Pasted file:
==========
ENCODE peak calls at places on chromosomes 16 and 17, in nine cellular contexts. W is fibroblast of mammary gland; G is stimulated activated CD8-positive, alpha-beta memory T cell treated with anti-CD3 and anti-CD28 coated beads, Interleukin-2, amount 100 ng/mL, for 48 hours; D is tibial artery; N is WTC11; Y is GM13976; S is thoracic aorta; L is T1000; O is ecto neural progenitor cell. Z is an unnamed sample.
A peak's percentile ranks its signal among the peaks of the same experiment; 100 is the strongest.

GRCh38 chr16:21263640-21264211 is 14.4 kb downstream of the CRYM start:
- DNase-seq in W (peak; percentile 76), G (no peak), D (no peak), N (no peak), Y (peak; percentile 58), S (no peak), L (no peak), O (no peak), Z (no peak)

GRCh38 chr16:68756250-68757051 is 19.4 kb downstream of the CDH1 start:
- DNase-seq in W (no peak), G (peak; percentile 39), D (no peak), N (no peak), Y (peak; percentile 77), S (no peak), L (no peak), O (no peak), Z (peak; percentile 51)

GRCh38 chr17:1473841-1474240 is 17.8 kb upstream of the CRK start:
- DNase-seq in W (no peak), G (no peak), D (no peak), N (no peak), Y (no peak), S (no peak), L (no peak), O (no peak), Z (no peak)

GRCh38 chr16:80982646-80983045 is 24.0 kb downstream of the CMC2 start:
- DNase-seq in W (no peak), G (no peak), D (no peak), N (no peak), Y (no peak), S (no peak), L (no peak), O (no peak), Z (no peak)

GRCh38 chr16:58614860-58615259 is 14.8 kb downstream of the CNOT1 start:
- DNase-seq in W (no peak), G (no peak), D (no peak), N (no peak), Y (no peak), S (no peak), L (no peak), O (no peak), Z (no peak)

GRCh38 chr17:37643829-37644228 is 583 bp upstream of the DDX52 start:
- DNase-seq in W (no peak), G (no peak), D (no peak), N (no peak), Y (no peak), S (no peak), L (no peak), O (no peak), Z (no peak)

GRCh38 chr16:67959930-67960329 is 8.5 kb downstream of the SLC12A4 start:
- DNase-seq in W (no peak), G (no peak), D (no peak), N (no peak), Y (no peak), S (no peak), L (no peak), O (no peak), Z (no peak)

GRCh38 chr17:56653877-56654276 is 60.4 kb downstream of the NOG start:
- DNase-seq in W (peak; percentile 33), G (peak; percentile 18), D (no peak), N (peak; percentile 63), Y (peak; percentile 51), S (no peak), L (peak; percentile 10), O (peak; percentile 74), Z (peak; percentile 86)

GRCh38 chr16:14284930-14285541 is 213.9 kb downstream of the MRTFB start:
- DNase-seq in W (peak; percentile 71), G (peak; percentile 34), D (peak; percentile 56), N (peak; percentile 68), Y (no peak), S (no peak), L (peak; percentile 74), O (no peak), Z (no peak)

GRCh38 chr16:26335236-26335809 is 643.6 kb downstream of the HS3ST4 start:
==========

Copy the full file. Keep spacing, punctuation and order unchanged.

ENCODE peak calls at places on chromosomes 16 and 17, in nine cellular contexts. W is fibroblast of mammary gland; G is stimulated activated CD8-positive, alpha-beta memory T cell treated with anti-CD3 and anti-CD28 coated beads, Interleukin-2, amount 100 ng/mL, for 48 hours; D is tibial artery; N is WTC11; Y is GM13976; S is thoracic aorta; L is T1000; O is ecto neural progenitor cell. Z is an unnamed sample.
A peak's percentile ranks its signal among the peaks of the same experiment; 100 is the strongest.

GRCh38 chr16:21263640-21264211 is 14.4 kb downstream of the CRYM start:
- DNase-seq in W (peak; percentile 76), G (no peak), D (no peak), N (no peak), Y (peak; percentile 58), S (no peak), L (no peak), O (no peak), Z (no peak)

GRCh38 chr16:68756250-68757051 is 19.4 kb downstream of the CDH1 start:
- DNase-seq in W (no peak), G (peak; percentile 39), D (no peak), N (no peak), Y (peak; percentile 77), S (no peak), L (no peak), O (no peak), Z (peak; percentile 51)

GRCh38 chr17:1473841-1474240 is 17.8 kb upstream of the CRK start:
- DNase-seq in W (no peak), G (no peak), D (no peak), N (no peak), Y (no peak), S (no peak), L (no peak), O (no peak), Z (no peak)

GRCh38 chr16:80982646-80983045 is 24.0 kb downstream of the CMC2 start:
- DNase-seq in W (no peak), G (no peak), D (no peak), N (no peak), Y (no peak), S (no peak), L (no peak), O (no peak), Z (no peak)

GRCh38 chr16:58614860-58615259 is 14.8 kb downstream of the CNOT1 start:
- DNase-seq in W (no peak), G (no peak), D (no peak), N (no peak), Y (no peak), S (no peak), L (no peak), O (no peak), Z (no peak)

GRCh38 chr17:37643829-37644228 is 583 bp upstream of the DDX52 start:
- DNase-seq in W (no peak), G (no peak), D (no peak), N (no peak), Y (no peak), S (no peak), L (no peak), O (no peak), Z (no peak)

GRCh38 chr16:67959930-67960329 is 8.5 kb downstream of the SLC12A4 start:
- DNase-seq in W (no peak), G (no peak), D (no peak), N (no peak), Y (no peak), S (no peak), L (no peak), O (no peak), Z (no peak)

GRCh38 chr17:56653877-56654276 is 60.4 kb downstream of the NOG start:
- DNase-seq in W (peak; percentile 33), G (peak; percentile 18), D (no peak), N (peak; percentile 63), Y (peak; percentile 51), S (no peak), L (peak; percentile 10), O (peak; percentile 74), Z (peak; percentile 86)

GRCh38 chr16:14284930-14285541 is 213.9 kb downstream of the MRTFB start:
- DNase-seq in W (peak; percentile 71), G (peak; percentile 34), D (peak; percentile 56), N (peak; percentile 68), Y (no peak), S (no peak), L (peak; percentile 74), O (no peak), Z (no peak)

GRCh38 chr16:26335236-26335809 is 643.6 kb downstream of the HS3ST4 start: